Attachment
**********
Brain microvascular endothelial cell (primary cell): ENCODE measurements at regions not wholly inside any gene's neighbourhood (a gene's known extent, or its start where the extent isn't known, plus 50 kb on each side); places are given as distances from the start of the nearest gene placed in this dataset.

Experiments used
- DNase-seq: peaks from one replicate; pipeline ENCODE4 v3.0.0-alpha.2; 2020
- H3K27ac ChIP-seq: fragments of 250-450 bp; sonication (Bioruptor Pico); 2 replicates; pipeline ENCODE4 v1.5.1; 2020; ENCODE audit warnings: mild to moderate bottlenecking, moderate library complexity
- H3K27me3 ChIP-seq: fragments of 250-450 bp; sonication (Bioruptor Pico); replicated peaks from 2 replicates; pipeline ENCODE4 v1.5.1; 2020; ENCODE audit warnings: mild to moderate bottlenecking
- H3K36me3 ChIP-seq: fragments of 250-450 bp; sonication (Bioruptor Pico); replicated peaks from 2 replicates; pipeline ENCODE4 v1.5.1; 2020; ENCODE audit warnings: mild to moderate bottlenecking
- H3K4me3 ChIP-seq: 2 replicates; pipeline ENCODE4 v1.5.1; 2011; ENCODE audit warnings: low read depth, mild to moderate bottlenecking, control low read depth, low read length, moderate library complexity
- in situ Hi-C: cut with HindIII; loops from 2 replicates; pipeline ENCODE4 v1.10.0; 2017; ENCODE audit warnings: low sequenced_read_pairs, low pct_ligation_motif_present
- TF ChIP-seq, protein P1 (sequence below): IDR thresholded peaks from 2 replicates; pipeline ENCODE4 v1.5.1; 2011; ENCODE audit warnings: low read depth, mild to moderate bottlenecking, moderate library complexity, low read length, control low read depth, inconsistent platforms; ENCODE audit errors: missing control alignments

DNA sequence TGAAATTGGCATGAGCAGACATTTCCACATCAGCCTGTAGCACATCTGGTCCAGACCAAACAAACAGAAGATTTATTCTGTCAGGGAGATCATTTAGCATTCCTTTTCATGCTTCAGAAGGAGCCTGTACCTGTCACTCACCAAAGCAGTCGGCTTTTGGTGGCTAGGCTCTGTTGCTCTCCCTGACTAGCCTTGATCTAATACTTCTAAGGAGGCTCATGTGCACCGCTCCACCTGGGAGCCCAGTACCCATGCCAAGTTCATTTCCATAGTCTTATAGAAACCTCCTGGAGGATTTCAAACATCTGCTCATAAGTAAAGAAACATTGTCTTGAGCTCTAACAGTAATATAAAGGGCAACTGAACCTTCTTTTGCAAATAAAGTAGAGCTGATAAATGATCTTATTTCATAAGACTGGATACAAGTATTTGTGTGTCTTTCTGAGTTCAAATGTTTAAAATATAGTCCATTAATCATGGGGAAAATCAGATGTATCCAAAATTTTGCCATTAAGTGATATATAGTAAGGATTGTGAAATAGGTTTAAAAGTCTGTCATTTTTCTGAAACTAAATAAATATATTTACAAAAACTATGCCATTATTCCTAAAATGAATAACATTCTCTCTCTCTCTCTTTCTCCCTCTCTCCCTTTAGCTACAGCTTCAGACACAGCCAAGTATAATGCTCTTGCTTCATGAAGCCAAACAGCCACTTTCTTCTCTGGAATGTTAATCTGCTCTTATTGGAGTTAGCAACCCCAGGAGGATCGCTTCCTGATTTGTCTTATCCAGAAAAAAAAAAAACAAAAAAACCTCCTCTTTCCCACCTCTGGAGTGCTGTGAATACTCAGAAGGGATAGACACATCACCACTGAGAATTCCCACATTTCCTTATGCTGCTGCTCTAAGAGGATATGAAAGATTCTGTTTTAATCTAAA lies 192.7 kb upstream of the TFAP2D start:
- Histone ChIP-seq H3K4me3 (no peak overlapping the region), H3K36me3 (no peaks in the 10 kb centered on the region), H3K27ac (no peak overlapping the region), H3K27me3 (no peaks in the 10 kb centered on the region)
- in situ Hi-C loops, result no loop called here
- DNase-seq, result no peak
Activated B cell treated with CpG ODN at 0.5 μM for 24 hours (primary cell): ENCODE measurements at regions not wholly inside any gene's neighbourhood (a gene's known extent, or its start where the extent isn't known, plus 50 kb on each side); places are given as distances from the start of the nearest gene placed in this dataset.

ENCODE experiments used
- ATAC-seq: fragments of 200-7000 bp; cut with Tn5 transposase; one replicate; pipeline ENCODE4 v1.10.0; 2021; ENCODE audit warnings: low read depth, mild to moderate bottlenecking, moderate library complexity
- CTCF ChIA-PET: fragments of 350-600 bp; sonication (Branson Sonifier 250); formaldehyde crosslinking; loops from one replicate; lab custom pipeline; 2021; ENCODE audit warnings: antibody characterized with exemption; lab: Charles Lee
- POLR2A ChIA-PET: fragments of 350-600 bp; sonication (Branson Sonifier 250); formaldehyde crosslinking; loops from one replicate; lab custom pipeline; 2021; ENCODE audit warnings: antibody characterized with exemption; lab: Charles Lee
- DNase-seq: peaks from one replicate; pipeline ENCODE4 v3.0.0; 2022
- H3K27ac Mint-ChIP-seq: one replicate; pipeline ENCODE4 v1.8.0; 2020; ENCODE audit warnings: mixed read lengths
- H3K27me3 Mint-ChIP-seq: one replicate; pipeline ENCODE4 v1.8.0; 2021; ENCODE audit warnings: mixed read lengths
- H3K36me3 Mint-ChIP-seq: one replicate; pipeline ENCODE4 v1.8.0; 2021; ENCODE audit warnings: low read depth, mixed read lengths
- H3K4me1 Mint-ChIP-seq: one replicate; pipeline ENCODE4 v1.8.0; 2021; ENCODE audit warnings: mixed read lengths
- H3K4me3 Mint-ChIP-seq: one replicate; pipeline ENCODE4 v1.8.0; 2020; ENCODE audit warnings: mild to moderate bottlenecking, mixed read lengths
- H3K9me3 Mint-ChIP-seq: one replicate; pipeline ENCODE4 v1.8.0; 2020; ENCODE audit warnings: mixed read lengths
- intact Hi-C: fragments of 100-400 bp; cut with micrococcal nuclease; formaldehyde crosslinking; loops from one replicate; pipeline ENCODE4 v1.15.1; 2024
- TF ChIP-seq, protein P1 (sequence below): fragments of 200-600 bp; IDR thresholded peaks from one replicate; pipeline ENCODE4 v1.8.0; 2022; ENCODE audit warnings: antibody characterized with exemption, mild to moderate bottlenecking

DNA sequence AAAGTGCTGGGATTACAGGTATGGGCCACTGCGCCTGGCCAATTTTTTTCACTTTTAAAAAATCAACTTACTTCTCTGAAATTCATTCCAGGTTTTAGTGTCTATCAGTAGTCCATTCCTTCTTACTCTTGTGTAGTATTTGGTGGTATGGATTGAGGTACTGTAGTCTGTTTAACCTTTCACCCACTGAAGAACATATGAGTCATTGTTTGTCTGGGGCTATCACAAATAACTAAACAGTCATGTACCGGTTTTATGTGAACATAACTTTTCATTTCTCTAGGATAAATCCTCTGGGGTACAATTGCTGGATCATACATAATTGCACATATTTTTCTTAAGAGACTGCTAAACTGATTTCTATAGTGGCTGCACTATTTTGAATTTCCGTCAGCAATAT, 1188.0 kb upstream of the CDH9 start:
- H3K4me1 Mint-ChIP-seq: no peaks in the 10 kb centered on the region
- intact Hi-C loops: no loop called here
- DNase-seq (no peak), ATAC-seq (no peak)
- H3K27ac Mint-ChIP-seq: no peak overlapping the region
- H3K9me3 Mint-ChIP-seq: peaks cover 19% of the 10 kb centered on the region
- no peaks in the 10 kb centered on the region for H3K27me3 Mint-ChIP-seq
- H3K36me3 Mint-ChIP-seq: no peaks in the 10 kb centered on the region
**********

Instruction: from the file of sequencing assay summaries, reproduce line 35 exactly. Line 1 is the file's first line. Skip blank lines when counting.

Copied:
- H3K36me3 Mint-ChIP-seq: no peaks in the 10 kb centered on the region